Using scrap plywood, layout and cut the hammer.
Insert the bushing to accommodate the 1/4" bolt.
The lower hole of the corner brace where the bolt will go through the corner brace and hammer will have to be drilled out to 1/4" to accommodate the 1/4" bolt.
Assemble the corner braces to the hammer.
Place hammer inside of the PVC pipe where the upper tip is a little more than half way in the pipe ( ~ 1 9/16").
Align the corner brace on the left side of the hammer to the location of the pivot hole, and mark with a pencil.
Do the same for the right side.
Mount the hammer corner braces. Make sure the hammer travels freely. Adjust if necessary.
Bottom out the trigger against the back of the back pedal plate.
Take a 1/4" drill and drill through the top hole of the corner brace, the hammer, and the other corner brace. Lift the hammer to it's full upright position, and drill through the corner brace, hammer and other corner brace. This establishes the upper and lower stopping points of the hammer. Continue to make this slot from the low to high point with the drill. Smooth and adjust with file.
Attach bolt through top corner brace hole.
Next, drill the hole for the spring to attach to the hammer. You may want to consider using eyebolts if the wood is too thick for the spring to go through.
Underneath the spring hole of the hammer, locate the spring hole location in the back pedal plate.
Mark and drill with 3/4 wood bit.
On the underside, bend over one edge of a corner brace approx. 1/2" below the first hole, and bend it over 90 degrees away from the bottom of the corner brace (like the letter Z, kind of).
Drill this hole out to 1/4".
Mount the corner brace where the 1/4" hole is in the center of the 3/4" hole in the back pedal support plate.
Take the 1/4-20 threaded rod and file a flat on one end.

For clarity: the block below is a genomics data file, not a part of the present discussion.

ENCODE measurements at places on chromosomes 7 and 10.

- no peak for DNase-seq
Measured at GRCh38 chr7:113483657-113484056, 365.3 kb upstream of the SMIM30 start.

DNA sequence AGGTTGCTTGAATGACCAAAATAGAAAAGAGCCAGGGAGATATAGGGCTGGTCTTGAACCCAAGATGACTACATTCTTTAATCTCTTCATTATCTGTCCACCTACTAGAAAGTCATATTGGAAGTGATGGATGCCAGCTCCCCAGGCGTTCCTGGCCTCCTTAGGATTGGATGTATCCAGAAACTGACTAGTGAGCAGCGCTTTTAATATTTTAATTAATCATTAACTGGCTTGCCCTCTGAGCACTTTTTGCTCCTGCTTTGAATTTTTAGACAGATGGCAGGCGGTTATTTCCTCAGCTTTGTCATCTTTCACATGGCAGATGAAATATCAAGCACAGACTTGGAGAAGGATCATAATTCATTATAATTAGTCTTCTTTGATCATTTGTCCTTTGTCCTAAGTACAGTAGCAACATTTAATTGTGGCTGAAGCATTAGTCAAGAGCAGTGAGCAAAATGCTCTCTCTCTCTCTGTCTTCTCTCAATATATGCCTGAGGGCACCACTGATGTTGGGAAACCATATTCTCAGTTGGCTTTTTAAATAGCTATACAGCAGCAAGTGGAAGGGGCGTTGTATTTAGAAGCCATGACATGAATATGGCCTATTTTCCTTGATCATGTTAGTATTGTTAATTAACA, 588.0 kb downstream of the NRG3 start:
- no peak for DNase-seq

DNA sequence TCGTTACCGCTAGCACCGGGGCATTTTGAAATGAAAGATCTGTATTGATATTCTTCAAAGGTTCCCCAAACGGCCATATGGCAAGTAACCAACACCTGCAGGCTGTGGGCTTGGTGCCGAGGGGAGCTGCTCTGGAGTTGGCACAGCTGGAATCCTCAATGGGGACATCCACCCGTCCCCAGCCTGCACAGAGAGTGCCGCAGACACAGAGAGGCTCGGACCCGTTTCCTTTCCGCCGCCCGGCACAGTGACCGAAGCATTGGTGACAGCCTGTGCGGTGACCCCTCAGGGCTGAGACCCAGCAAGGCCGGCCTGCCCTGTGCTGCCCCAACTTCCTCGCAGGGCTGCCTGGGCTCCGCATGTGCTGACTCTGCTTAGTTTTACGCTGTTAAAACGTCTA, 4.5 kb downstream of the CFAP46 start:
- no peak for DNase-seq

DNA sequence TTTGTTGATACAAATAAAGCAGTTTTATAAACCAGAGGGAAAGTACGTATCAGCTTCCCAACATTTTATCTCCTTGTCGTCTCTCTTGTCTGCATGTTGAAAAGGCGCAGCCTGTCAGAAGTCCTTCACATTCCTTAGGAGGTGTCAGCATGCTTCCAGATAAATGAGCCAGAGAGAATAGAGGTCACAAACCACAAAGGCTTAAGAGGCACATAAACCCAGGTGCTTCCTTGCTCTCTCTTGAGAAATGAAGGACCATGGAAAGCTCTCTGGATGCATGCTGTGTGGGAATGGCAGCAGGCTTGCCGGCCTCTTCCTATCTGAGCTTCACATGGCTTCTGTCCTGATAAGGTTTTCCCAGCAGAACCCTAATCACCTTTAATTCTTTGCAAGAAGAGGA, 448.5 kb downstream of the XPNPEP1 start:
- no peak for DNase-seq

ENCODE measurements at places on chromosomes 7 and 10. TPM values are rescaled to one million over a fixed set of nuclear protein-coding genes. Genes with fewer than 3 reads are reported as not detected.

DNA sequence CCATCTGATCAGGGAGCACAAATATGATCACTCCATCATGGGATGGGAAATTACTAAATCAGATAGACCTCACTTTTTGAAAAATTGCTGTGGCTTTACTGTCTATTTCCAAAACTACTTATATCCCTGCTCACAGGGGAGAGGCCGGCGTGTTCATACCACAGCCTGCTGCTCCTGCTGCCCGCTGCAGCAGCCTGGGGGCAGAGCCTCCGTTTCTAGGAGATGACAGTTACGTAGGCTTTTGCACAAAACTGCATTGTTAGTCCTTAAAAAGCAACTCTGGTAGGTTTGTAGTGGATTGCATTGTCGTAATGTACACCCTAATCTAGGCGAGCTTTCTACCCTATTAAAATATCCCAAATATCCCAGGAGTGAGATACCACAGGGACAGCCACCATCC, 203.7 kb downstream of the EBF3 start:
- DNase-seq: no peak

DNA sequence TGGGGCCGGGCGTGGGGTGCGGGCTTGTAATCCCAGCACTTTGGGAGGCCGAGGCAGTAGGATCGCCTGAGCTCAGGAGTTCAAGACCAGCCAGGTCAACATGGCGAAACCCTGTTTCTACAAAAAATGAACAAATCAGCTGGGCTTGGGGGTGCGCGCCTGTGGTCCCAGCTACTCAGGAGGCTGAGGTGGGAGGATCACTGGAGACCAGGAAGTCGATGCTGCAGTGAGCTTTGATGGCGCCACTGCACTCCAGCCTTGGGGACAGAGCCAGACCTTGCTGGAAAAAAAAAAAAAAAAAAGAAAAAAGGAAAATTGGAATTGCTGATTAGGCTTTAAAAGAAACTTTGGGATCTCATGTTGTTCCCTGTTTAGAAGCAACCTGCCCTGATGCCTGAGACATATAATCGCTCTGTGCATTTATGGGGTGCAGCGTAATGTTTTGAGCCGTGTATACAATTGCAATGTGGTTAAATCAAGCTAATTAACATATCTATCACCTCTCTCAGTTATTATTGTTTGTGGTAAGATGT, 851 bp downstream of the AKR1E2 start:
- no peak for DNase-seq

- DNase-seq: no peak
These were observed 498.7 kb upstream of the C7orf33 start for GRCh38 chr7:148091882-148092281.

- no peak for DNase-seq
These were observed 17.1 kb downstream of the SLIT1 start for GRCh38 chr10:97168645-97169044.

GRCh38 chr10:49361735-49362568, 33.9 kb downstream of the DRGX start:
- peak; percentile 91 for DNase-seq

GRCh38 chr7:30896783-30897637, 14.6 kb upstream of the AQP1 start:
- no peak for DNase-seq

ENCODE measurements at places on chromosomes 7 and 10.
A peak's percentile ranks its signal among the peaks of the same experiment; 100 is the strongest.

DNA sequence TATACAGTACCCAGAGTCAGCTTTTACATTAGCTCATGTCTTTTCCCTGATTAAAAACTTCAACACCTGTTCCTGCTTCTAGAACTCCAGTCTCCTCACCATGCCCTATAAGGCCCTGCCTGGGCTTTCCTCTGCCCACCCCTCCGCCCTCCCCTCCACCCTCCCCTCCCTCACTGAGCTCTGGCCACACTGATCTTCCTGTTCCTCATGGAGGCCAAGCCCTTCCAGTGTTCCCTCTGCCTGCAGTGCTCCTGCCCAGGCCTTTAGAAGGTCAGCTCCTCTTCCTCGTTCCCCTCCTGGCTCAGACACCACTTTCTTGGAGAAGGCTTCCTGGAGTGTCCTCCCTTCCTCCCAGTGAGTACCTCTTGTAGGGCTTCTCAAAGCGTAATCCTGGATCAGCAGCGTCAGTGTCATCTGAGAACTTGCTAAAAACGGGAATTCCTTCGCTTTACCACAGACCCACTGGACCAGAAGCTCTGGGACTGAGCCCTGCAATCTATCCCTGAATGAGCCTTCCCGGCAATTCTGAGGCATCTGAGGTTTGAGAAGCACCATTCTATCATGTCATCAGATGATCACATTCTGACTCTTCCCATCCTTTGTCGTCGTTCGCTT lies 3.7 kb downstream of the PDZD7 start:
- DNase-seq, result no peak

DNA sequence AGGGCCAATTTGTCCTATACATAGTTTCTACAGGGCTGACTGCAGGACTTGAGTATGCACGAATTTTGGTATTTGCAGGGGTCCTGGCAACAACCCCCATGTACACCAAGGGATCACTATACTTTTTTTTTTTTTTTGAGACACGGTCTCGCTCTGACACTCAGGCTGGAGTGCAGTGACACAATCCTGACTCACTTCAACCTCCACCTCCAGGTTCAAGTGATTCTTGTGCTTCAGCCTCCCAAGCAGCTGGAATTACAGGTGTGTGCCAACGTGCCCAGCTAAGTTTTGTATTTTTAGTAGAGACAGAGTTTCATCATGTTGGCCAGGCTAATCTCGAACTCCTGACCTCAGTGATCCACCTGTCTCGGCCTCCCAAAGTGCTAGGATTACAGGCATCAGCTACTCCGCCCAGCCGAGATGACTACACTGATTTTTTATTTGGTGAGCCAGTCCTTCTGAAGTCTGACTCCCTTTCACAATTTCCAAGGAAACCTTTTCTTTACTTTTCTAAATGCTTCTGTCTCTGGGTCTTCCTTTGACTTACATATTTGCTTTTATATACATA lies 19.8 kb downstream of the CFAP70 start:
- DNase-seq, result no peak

Locate and drill 1/8" hole in the end of the threaded rod ( this is what the spring will attach to).
Attach the tension spring to the threaded rod, the other end of the spring to the hammer, and assemble through the bottom corner brace, using (2) 1/4-20 nuts (used as jam nuts).
Attach the corner brace to the back pedal support.
Assemble the hammer spring.
Mount the cabinet latch. NOTE: Allow at least 1/8" travel between latch and bottoming out of the hammer. The catch should have a slot and mounting hole.
Mount the catch in the center of the slot and test the trigger before adding the second mounting screw.

Put on the top plate

Attach the top plate with screws. Trim to make sure the height does not go over 18". NOTE: Some box builders have found that by making this board extra wide, it provides a nice carrying handle.

Mounting the bumper springs

Mount the bumper springs on the back pedal support. The location of these springs are approximately 2" down and 2" over from the top edges of the back pedal plate.
Mount using a screw through a washer holding down the last wind of the 4"e springs. NOTE: The spring tension for this box is designed for competition, i.e. hard / medium hitting dogs on the run. For training purposes, choose a spring of less strength. The box will still work for competition, but the smaller trigger force will aid in new dogs learning the box.

Make the trigger

Make a 2" x 2" piece of plywood.
Mount a corner brace on the back side of the pedal on the same side as the cabinet latch.